Paving the way for network freedom elsewhere?
Could the French be about to do iPhone owners around Europe one big favour?
In a ruling this week the country’s competitions authority announced it has temporarily barred the exclusive distribution deal between France Telecom and Apple for the iPhone. Describing the agreement, which utilises FT’s Orange network, as “by nature introduc(ing) a new factor of rigidity in a sector that already lacks competition”, the standards’ body declared the handset open to all French telcos.
As reported by DowJones, France Telecom wasn’t available for comment and it is currently unknown whether rival networks now plan to open negotiations with Apple given the ruling is only in force while the case is delved into more deeply.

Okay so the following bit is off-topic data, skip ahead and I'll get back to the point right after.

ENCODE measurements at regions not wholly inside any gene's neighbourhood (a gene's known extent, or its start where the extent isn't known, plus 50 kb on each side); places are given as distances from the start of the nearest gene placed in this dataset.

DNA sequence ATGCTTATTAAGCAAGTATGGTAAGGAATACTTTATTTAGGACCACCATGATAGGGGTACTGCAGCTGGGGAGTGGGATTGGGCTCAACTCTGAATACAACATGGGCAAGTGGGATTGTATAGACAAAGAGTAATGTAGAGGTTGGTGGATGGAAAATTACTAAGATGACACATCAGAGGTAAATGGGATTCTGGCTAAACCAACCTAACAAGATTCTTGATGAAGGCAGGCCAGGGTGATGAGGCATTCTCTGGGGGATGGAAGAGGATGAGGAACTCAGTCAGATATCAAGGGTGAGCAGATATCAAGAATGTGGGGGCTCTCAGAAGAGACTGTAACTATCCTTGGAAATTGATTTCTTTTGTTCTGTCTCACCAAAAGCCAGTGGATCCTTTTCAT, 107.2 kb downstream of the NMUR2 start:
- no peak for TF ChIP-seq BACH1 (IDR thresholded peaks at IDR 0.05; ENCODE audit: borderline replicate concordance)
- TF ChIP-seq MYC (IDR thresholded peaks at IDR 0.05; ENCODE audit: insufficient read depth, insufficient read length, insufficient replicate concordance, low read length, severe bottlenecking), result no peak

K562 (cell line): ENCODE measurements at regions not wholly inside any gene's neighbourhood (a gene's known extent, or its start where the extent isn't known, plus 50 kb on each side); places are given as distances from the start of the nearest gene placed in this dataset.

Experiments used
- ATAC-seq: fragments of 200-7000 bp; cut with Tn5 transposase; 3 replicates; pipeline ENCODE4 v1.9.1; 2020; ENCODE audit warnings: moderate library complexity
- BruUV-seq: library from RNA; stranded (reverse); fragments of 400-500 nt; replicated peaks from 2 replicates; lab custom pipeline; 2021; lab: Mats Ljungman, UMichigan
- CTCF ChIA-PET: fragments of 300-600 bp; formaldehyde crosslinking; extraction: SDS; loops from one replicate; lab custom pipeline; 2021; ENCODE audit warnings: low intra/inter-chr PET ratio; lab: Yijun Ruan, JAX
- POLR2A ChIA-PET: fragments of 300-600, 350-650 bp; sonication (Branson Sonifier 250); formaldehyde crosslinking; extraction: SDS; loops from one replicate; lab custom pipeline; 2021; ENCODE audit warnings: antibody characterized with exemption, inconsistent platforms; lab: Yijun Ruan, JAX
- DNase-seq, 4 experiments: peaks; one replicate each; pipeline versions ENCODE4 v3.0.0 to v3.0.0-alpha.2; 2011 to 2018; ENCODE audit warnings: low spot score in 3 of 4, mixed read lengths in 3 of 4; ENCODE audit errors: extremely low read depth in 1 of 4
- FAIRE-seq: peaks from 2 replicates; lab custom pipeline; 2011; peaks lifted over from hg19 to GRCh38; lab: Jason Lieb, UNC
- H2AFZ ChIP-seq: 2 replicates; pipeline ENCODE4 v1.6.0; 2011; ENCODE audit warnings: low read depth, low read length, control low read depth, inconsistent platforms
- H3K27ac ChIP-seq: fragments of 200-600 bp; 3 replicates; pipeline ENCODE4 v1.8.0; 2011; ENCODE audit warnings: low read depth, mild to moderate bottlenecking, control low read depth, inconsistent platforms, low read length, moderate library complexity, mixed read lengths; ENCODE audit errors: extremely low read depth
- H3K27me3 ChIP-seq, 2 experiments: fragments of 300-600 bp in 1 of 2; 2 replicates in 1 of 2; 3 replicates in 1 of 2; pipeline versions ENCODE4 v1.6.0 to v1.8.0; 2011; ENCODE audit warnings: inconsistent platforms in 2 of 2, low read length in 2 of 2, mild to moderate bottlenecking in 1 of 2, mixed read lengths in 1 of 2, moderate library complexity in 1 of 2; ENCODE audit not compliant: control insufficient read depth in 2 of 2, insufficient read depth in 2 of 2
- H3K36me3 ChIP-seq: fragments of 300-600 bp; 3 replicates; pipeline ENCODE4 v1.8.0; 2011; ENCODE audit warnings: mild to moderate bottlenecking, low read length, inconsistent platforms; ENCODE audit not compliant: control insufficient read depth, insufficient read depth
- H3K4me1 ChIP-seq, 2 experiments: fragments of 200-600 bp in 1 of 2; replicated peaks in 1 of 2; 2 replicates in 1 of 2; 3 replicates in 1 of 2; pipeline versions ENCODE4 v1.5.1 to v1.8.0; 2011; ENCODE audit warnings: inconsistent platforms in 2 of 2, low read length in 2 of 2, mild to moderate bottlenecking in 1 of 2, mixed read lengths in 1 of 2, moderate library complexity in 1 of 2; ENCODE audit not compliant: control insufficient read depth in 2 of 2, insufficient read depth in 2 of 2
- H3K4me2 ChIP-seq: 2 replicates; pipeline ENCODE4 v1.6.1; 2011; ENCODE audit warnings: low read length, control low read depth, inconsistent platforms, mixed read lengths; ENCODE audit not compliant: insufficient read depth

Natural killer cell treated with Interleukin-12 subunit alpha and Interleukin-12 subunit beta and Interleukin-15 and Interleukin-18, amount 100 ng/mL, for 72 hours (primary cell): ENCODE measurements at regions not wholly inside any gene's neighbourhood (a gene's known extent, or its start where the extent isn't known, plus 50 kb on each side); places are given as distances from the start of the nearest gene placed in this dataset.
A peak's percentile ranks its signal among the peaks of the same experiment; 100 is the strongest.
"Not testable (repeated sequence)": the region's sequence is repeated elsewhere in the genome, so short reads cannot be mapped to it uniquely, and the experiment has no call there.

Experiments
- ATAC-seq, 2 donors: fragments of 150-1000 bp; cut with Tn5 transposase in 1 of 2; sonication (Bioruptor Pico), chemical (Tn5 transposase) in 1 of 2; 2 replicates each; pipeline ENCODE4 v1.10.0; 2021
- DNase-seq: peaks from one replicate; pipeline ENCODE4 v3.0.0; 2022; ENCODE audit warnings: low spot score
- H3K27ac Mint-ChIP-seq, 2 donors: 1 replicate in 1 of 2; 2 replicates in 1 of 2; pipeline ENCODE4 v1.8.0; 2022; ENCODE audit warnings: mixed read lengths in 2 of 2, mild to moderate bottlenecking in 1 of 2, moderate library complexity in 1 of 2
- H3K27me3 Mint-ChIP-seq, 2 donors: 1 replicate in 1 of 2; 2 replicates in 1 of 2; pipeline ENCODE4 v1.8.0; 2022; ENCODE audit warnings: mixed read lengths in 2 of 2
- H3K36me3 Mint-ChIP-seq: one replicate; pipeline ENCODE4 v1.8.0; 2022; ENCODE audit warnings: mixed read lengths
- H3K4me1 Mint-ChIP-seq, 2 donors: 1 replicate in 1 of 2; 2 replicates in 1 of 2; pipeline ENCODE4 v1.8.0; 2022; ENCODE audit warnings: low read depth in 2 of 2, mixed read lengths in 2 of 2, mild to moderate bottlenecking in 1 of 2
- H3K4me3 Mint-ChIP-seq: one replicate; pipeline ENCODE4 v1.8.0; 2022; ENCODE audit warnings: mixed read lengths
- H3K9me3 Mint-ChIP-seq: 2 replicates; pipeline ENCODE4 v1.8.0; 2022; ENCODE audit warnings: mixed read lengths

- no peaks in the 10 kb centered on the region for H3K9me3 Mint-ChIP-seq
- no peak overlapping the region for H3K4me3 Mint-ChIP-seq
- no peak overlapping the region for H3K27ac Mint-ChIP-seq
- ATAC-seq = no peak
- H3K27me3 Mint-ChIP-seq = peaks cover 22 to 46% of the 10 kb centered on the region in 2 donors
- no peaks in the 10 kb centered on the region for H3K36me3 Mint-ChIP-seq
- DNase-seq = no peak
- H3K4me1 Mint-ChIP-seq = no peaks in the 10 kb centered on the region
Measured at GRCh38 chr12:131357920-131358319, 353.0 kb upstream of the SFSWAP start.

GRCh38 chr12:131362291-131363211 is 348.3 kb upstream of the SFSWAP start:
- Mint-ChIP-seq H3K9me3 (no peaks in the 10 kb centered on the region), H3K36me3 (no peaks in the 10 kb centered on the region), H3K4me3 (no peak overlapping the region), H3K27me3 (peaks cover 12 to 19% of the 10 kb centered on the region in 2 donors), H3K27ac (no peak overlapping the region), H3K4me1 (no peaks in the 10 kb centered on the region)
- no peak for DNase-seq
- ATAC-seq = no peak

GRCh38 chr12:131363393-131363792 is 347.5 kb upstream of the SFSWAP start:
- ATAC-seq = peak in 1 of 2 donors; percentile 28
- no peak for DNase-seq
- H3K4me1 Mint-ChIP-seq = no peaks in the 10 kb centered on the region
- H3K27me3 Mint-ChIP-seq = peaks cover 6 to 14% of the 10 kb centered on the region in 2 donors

Now while exciting (or at least mildly so) this isn’t the first time something like this has happened inside the EU with Vodafone particularly objectionable to T-Mobile’s exclusive deal in Germany last year demanding the temporary sale of unlocked iPhones. Ultimately however T-Mobile prevailed in the dispute and the open handsets were quickly taken off sale.
So what does this all mean for the UK? Potentially everything and nothing. On the one hand, the move may incite rival telcos in Blighty to kick up a fuss with O2 but on the other there is no universal set of mobile phone laws across the continent to fall back on. One little known fact however (thanks Riyad) is that networks are apparently obliged to open up a handset once a customer completes their formal contract. With original iPhone owners now 13 months through an 18 month deal it will be interesting to see what occurs come May.
Watch this space…
DowJones via CNNMoney.com